This is interesting. First Atrios (as Duncan Black) has a couple-few columns in USA Today talking about how we need to expand Social Security and how the 401K experiment has failed and how real pensions are disappearing, like this one a few days ago. And at first, nothing much happens, except that this week something did:
First there was a bit of yes-but-no from CBS (that didn't even mention his name), but then Thomas B Edsall has a column at the NYT site about "The War On Entitlements" that actually tells the truth about the problem Americans are facing and the real political position in America: "So why don't we talk about raising or eliminating the cap - a measure that has strong popular, though not elite, support? When asked by the National Academy of Social Insurance whether Social Security taxes for better-off Americans should be increased, 71 percent of Republicans and 97 percent of Democrats agreed. In a 2012 Gallup Poll, 62 percent of respondents thought upper-income Americans paid too little in taxes."
And then, to my surprise, Josh Barro has a piece up at Bloomberg called "Don't Cut Social Security, Expand It."
Alex Pareene explains what Obama is really doing with The undead, unnecessary, unhelpful Grand Bargain: "The recent Obama charm offensive is designed to convince Republicans that he is very sincere in his efforts to get a Serious Debt Deal, involving 'entitlement' cuts and tax reform. Here's a fun secret: Tax reform (in this case referring to eliminating or scaling back 'tax expenditures') is technically a conservative policy priority, even if elected Republicans refuse to ever support it for real. This is a compromise in which conservative policy is being offered in exchange for conservative support for a conservative policy. The sequester and Obama's Bargain quest mean that Republicans can choose between allowing a Democrat to 'take credit' for cutting the two most popular programs in the country or they can just live with the already-passed government spending cut that they are also able to blame on the president. Because the party's 'brand' is effectively beyond tarnishing, and because they are still guaranteed control of the House and veto power in the Senate for the foreseeable future, their bargaining position is actually much stronger than even they seem to realize." (via)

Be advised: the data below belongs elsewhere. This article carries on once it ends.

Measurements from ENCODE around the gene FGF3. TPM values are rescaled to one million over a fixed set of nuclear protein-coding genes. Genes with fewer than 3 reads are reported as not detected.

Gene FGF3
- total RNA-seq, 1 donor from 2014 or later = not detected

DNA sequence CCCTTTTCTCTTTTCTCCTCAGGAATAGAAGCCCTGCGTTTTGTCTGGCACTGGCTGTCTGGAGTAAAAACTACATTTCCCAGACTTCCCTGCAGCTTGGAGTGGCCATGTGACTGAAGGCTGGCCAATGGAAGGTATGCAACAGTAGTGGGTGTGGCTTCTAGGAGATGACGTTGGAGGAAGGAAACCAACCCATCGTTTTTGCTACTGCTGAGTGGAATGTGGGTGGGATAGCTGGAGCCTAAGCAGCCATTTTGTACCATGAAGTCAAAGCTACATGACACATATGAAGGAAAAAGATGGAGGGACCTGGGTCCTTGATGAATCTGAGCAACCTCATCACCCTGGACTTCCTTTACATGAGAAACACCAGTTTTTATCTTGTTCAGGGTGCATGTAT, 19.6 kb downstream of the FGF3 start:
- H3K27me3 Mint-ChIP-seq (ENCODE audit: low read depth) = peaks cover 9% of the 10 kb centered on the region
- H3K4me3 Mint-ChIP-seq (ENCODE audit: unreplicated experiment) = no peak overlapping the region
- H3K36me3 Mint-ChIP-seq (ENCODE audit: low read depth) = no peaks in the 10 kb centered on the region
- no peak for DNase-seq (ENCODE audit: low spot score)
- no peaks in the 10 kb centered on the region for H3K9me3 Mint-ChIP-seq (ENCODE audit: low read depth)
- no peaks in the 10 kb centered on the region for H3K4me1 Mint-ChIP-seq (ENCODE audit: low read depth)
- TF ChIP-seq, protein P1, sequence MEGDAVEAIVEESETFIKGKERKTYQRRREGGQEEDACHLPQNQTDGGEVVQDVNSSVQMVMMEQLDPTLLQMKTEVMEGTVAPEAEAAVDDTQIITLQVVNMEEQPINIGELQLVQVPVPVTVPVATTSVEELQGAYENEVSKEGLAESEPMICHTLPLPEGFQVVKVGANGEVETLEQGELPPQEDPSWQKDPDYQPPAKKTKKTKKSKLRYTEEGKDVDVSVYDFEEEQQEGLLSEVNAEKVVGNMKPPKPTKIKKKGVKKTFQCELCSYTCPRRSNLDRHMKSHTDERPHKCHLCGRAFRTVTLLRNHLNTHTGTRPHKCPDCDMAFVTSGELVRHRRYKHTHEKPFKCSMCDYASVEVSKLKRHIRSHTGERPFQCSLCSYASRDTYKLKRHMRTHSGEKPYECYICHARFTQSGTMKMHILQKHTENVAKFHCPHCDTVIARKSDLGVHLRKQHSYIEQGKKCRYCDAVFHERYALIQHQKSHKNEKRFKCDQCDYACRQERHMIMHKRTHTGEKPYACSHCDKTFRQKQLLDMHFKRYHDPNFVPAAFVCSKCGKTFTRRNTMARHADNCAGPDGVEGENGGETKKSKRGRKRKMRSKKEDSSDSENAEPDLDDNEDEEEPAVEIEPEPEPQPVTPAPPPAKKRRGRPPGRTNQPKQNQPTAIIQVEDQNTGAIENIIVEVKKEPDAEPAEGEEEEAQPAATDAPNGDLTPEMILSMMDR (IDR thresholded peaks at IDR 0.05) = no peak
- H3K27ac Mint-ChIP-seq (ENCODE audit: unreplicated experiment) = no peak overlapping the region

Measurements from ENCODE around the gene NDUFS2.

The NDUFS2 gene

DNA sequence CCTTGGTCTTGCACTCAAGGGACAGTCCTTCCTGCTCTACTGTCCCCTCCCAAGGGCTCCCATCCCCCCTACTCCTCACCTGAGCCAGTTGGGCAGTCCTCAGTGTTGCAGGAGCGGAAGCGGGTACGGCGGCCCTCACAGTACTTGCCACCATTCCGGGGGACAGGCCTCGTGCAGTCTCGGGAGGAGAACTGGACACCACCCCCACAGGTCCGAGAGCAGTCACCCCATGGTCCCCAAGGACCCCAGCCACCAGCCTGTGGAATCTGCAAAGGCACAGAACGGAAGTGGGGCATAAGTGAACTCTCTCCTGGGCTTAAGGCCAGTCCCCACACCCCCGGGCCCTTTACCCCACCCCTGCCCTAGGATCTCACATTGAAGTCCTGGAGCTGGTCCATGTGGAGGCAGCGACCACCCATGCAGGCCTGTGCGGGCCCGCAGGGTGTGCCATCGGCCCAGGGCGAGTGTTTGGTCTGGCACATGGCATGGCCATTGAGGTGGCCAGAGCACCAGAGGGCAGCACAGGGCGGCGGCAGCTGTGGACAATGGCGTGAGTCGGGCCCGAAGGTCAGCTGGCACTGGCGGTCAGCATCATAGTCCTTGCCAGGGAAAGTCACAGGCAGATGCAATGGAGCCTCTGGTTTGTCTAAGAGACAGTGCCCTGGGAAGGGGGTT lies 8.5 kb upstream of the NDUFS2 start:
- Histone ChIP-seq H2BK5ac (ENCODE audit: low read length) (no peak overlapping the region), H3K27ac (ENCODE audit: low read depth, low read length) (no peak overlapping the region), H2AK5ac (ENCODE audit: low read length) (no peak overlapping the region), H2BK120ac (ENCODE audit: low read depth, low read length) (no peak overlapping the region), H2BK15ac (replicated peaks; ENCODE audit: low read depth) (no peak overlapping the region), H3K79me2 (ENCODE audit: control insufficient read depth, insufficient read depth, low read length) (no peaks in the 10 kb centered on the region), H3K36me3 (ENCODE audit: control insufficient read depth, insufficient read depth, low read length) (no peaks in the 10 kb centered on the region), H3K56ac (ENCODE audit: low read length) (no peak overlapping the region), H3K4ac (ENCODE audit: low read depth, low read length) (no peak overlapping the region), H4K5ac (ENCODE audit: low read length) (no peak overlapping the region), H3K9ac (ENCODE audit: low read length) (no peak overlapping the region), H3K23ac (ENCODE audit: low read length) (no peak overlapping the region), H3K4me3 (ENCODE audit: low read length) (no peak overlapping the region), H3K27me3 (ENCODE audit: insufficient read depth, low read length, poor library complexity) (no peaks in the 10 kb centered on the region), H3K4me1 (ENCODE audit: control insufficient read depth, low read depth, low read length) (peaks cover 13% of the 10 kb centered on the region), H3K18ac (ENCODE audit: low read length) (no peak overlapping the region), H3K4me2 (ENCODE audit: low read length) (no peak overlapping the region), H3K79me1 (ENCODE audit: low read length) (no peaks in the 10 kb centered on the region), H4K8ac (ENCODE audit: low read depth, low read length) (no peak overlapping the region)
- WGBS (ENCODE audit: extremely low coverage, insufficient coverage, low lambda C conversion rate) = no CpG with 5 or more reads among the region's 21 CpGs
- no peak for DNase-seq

It's worth your efforts to bookmark New Economic Perspectives, where Bill Black posts regularly. Recent examples include:
"Sequestration - Fourth Austerity Shoe Drops"
"The latest failed effort to blame the Community Reinvestment Act for Accounting Control Fraud"
"Representative Conyers needs our Support to Kill the Sequestration's Austerity"
"'Pervasive' Fraud by our 'Most Reputable' Banks"
"The Sequester Is Awful And Obama Didn't Even Try To Stop It"
"Why Obama Refuses to Kill the Sequester" ("I wrote last year about the fact that President Obama had twice blocked Republican efforts to remove the Sequester. President Obama went so far as to issue a veto threat to block the second effort. I found contemporaneous reportage on the President's efforts to preserve the Sequester - and the articles were not critical of those efforts. I found no contemporaneous rebuttal by the administration of these reports.")
"Reinventing Government: the 1995 Speeches announcing the Road to Ruin"
Robert Parry, "Rethinking Watergate/Iran-Contra"
Dept. of No One Could Have Predicted: "Senator Joseph Lieberman to Join Senator Jon Kyl as Co-Chair of the American Internationalism Project at the American Enterprise Institute."
The trouble with public schools - and why we need charter schools - is that in public schools it's a lot harder to pay your boyfriend $95,000 instead of just $40,000 to be the school chef. Of course, the best reason to support charter schools is still so rich people can get richer.
New blog on prosecutorial accountability - or, rather, prosecutorial misconduct.
Doonesbury on GOP soul-searching for the winning election strategy
Another cool photo of the Milky Way, seen from Mt. Rainier.
Started watching the BBC's period jazz drama Dancing on the Edge the other night and I'm recommending it to everyone. There's an amusing back-story about how Angel Coulby had never even told her agent she could sing and had never sung in public before she auditioned for the role of the band's singer, Jesse Taylor. And when she sings swingin' jazz in this show, you see a very different energy from the kind we saw from her as Gwenevere in Merlin - and, for that matter, from the Jesse Taylor we see here off-stage. Ladies and gentlemen, The Louis Lester Band!